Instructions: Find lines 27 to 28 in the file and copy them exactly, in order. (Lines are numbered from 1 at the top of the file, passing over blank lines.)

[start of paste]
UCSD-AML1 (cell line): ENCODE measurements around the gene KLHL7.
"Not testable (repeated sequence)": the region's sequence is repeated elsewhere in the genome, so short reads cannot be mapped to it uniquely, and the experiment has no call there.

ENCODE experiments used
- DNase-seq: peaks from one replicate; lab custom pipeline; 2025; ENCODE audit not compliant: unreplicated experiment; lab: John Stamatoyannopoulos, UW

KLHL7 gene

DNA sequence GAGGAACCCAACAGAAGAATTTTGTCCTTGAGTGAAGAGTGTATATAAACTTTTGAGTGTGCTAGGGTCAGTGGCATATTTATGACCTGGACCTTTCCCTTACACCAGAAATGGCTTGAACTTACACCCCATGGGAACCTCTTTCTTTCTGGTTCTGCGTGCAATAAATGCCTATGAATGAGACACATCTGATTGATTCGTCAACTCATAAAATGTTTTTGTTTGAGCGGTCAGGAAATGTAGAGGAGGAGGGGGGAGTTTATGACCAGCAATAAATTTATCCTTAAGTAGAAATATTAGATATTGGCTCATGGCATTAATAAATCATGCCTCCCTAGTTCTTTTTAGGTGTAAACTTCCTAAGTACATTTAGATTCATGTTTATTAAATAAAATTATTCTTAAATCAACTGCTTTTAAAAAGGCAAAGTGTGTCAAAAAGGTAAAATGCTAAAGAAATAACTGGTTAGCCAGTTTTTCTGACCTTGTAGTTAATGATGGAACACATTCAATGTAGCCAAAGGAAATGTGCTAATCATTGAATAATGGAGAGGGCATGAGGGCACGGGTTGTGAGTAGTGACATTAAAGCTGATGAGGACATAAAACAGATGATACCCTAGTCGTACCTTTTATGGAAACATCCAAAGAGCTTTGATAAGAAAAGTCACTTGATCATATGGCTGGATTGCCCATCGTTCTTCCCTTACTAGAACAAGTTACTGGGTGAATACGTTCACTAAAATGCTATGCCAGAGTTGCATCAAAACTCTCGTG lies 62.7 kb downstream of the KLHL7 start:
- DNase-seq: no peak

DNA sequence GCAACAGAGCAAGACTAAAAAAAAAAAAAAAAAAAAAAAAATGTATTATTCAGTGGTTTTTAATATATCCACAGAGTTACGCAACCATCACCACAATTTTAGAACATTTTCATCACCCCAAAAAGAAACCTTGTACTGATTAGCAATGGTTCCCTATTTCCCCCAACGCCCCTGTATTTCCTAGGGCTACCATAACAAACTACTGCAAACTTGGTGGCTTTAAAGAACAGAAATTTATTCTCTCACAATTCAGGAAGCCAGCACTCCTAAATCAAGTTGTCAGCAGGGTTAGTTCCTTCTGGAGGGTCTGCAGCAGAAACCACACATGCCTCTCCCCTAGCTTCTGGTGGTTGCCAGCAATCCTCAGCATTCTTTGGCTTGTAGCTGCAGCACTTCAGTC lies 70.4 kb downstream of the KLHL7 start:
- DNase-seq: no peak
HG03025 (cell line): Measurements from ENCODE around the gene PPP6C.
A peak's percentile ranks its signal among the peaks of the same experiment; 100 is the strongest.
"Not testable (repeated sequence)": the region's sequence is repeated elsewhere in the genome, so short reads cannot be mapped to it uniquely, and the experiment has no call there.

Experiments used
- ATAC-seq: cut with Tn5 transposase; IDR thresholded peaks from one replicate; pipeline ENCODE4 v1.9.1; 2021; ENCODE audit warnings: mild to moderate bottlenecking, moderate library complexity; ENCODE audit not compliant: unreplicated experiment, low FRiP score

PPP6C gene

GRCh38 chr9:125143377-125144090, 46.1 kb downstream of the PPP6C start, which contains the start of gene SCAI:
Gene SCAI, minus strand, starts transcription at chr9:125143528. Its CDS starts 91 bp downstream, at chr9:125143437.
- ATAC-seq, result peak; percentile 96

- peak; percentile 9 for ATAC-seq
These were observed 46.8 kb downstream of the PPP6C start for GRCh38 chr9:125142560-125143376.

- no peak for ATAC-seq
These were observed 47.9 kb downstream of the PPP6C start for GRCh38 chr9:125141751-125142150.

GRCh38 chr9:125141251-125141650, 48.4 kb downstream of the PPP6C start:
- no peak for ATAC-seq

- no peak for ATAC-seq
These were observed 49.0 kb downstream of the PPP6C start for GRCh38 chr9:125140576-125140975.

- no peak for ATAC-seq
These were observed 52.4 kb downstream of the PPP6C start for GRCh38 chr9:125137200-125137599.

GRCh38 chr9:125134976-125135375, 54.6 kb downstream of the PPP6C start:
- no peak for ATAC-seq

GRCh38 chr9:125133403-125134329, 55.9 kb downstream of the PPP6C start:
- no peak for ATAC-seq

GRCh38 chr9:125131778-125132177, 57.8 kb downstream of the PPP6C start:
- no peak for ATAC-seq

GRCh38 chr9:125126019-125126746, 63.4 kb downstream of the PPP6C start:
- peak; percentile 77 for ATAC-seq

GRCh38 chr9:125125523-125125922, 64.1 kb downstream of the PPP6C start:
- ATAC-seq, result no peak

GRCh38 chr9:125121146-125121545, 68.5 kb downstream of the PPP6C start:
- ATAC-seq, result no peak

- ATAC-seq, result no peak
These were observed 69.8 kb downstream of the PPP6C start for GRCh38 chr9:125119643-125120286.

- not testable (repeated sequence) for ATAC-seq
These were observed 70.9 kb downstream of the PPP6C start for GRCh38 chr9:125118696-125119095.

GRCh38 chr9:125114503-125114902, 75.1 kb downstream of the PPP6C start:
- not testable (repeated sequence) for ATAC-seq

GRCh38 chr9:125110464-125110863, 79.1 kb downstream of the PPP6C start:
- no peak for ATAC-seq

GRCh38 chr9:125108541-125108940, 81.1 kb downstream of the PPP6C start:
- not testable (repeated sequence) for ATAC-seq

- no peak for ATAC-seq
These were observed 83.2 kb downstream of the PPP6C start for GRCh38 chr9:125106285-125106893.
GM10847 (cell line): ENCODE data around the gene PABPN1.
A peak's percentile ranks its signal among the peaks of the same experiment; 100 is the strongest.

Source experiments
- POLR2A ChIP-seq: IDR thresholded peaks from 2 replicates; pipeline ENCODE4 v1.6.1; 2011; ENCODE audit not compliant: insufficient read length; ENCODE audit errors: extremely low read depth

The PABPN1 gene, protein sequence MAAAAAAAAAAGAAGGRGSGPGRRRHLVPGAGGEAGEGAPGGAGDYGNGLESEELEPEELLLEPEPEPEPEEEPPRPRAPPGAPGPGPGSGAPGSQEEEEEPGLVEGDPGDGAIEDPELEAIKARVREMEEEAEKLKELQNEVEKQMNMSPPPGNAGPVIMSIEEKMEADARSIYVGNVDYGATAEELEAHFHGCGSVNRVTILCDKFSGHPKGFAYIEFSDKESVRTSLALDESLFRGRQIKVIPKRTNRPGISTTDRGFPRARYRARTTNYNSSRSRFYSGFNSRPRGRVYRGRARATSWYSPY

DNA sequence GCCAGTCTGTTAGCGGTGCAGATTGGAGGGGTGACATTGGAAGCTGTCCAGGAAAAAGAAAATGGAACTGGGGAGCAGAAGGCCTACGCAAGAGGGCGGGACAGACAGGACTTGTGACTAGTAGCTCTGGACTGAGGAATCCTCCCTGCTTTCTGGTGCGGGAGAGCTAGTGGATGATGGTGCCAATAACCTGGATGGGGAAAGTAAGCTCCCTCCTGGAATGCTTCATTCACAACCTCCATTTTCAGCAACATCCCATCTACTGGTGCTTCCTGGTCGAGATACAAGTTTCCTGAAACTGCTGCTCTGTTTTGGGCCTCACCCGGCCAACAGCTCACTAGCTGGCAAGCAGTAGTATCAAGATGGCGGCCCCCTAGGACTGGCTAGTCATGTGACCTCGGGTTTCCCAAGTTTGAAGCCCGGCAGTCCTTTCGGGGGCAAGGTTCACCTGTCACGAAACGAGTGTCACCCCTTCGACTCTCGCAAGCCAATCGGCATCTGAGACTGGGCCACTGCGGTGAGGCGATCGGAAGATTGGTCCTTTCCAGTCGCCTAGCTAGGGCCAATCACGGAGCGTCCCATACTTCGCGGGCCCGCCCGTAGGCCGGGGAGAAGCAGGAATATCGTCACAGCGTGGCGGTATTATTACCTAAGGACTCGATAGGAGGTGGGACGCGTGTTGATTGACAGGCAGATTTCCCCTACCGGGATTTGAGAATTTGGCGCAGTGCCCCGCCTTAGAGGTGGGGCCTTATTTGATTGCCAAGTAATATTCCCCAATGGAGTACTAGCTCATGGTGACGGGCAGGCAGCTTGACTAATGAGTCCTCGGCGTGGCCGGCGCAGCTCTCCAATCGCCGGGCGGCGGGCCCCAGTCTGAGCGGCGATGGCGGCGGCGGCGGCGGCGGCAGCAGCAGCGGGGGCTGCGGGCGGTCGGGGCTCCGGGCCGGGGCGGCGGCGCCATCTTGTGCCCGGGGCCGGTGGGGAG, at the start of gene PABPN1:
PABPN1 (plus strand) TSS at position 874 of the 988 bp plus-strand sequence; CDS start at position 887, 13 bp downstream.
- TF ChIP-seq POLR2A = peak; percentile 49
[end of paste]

- no peak for ATAC-seq
These were observed 52.4 kb downstream of the PPP6C start for GRCh38 chr9:125137200-125137599.